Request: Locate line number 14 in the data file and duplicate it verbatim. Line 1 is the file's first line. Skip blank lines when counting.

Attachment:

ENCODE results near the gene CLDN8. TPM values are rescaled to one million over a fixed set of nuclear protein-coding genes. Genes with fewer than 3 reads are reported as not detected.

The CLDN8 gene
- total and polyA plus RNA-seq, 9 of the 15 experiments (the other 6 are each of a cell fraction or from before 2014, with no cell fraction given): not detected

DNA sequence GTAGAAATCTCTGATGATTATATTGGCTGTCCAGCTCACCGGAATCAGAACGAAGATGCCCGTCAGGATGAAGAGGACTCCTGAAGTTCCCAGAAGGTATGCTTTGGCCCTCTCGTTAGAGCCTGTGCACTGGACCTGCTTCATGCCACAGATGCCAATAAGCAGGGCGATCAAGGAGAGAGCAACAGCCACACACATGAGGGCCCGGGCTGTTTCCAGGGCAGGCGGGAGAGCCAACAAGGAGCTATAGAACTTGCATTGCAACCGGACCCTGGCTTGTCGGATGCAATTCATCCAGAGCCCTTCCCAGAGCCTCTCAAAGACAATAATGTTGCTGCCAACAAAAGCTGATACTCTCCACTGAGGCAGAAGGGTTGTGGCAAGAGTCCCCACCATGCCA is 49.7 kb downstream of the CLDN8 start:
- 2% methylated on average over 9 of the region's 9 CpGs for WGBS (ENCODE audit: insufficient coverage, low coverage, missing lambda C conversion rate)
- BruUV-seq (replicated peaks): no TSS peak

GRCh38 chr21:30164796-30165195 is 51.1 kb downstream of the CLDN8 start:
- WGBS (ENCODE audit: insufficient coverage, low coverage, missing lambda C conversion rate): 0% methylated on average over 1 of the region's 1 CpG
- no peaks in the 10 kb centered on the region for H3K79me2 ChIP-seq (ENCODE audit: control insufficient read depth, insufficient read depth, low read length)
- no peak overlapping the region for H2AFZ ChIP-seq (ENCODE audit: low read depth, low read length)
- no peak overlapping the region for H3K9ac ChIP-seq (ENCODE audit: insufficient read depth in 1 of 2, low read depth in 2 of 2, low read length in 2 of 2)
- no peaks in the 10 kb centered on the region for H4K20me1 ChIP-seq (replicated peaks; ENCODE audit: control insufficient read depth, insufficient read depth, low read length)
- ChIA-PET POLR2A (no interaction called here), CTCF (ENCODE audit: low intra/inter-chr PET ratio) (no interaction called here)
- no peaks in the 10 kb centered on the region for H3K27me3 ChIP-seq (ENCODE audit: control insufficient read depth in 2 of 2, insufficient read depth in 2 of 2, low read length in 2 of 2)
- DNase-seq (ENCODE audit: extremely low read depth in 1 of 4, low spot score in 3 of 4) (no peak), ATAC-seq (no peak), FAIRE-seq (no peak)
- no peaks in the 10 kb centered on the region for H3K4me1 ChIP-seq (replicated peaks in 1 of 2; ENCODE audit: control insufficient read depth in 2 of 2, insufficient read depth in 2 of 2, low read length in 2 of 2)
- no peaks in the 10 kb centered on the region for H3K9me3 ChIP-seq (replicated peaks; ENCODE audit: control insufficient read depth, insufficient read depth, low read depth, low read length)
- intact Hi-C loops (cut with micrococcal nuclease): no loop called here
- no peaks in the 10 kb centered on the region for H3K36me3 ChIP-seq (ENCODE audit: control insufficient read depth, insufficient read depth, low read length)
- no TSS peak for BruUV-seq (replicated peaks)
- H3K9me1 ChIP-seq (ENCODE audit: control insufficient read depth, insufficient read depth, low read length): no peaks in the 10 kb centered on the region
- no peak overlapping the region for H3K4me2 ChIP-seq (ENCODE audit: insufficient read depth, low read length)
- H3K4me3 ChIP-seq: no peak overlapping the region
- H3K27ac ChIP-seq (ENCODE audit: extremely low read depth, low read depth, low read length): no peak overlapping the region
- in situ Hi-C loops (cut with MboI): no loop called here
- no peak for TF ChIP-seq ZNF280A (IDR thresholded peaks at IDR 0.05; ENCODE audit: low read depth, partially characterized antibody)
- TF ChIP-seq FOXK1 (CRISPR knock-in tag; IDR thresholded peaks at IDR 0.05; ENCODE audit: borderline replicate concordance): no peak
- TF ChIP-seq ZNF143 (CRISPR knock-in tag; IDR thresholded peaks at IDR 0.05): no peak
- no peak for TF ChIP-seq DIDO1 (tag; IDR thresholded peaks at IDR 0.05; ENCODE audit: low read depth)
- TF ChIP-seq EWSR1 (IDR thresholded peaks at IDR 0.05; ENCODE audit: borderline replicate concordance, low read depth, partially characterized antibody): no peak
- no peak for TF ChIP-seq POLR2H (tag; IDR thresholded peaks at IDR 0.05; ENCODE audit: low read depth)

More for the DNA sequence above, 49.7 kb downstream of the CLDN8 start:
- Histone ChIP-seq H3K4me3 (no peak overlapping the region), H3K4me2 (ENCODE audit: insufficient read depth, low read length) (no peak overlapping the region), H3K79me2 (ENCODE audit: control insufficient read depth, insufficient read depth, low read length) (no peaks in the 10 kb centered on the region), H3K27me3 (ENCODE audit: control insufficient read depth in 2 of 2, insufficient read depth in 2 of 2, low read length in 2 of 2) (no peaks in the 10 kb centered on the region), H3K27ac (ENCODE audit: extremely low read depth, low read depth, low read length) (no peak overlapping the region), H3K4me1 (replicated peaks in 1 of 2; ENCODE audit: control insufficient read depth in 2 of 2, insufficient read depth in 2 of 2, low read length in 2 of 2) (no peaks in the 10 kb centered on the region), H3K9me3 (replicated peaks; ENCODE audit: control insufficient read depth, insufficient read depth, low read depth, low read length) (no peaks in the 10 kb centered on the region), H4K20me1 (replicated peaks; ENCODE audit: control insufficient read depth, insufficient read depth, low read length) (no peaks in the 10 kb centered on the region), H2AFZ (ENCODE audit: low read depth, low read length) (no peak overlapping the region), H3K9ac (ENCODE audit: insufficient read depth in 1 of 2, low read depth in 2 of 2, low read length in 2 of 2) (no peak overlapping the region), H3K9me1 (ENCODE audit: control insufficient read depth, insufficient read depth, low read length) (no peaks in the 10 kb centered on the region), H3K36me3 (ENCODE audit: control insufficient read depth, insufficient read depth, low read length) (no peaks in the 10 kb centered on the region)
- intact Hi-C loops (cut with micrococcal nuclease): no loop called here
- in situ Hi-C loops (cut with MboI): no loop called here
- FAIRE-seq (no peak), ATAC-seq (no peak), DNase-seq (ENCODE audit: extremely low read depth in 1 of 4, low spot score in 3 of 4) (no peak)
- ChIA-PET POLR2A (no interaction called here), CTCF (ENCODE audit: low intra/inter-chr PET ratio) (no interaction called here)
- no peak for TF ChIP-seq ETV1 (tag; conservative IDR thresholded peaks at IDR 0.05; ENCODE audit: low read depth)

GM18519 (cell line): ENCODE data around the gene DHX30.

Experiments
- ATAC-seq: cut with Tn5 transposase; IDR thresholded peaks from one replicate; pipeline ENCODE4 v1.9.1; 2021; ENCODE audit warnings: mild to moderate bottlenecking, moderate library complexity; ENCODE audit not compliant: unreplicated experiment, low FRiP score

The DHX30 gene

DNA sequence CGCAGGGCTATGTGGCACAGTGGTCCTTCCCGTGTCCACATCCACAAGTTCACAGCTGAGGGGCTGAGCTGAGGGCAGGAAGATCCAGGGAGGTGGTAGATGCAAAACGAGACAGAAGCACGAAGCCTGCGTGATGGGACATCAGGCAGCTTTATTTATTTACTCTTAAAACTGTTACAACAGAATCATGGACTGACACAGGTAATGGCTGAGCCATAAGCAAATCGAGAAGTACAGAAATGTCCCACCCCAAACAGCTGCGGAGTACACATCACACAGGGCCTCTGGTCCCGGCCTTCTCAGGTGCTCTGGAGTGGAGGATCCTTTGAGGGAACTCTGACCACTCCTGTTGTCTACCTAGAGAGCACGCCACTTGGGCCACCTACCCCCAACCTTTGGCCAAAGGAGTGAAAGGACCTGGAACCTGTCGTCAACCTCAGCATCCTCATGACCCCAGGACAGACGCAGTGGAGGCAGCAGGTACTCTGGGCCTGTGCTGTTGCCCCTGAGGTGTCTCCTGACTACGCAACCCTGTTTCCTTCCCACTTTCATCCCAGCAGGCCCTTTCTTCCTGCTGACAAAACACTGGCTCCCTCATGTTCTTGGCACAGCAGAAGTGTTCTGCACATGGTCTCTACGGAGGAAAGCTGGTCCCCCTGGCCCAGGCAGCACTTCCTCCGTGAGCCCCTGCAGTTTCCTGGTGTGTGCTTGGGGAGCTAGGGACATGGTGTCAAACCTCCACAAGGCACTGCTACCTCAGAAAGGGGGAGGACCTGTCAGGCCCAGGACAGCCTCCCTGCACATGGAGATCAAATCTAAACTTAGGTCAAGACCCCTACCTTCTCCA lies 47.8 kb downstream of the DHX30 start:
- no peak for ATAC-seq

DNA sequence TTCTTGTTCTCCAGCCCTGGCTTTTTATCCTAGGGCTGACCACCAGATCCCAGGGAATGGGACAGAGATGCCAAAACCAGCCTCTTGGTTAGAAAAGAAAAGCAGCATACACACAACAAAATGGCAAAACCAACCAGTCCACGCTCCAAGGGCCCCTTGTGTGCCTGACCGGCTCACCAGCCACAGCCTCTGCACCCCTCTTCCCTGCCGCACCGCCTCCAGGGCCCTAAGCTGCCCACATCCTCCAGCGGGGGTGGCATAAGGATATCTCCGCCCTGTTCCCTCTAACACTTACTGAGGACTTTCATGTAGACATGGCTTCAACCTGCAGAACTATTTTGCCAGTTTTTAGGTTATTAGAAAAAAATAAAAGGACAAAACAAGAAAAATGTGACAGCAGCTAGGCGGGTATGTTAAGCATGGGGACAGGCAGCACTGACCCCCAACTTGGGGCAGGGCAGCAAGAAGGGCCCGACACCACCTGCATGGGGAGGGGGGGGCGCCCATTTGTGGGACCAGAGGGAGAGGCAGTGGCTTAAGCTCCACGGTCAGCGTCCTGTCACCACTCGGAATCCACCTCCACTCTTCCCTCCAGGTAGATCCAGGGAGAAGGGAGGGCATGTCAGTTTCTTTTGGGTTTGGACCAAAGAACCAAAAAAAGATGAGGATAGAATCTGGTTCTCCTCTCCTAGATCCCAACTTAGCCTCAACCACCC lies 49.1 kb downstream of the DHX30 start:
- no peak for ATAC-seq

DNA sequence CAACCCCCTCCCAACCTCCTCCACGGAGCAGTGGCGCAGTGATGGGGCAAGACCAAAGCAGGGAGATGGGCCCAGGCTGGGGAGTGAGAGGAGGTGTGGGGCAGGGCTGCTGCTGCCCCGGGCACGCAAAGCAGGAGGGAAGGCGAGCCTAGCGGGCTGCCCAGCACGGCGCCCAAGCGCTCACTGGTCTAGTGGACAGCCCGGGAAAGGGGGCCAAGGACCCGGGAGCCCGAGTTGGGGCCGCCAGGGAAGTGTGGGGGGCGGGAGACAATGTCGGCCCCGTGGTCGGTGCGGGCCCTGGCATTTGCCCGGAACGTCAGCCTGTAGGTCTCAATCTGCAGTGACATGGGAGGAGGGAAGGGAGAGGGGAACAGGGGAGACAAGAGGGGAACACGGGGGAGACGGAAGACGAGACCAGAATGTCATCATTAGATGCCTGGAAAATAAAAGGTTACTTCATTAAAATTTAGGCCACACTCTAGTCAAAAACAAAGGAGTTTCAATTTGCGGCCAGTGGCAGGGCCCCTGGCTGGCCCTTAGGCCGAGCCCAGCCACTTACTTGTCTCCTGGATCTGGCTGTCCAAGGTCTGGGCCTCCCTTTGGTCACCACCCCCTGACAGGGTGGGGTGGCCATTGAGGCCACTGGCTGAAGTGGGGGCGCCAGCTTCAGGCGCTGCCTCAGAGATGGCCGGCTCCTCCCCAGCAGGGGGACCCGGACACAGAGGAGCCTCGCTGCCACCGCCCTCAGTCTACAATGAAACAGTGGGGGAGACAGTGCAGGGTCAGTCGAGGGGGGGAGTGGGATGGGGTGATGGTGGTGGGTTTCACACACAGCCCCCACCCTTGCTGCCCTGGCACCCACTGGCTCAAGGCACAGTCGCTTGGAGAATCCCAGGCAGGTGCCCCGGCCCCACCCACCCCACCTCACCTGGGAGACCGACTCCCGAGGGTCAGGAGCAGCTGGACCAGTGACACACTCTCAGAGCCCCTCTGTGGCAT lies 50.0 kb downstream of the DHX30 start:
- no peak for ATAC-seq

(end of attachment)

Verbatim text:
- no peaks in the 10 kb centered on the region for H3K27me3 ChIP-seq (ENCODE audit: control insufficient read depth in 2 of 2, insufficient read depth in 2 of 2, low read length in 2 of 2)